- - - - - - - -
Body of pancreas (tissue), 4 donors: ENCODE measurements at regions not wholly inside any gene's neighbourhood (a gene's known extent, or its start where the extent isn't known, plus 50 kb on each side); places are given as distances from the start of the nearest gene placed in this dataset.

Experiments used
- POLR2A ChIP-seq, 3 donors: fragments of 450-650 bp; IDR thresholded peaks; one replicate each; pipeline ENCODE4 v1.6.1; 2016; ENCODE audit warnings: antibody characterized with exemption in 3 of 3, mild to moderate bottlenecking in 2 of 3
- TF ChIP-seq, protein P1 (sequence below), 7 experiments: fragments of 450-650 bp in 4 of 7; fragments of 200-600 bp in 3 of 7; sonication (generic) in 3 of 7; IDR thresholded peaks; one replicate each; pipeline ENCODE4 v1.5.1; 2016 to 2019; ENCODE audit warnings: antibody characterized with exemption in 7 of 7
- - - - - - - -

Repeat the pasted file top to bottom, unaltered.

Body of pancreas (tissue), 4 donors: ENCODE measurements at regions not wholly inside any gene's neighbourhood (a gene's known extent, or its start where the extent isn't known, plus 50 kb on each side); places are given as distances from the start of the nearest gene placed in this dataset.

Experiments used
- POLR2A ChIP-seq, 3 donors: fragments of 450-650 bp; IDR thresholded peaks; one replicate each; pipeline ENCODE4 v1.6.1; 2016; ENCODE audit warnings: antibody characterized with exemption in 3 of 3, mild to moderate bottlenecking in 2 of 3
- TF ChIP-seq, protein P1 (sequence below), 7 experiments: fragments of 450-650 bp in 4 of 7; fragments of 200-600 bp in 3 of 7; sonication (generic) in 3 of 7; IDR thresholded peaks; one replicate each; pipeline ENCODE4 v1.5.1; 2016 to 2019; ENCODE audit warnings: antibody characterized with exemption in 7 of 7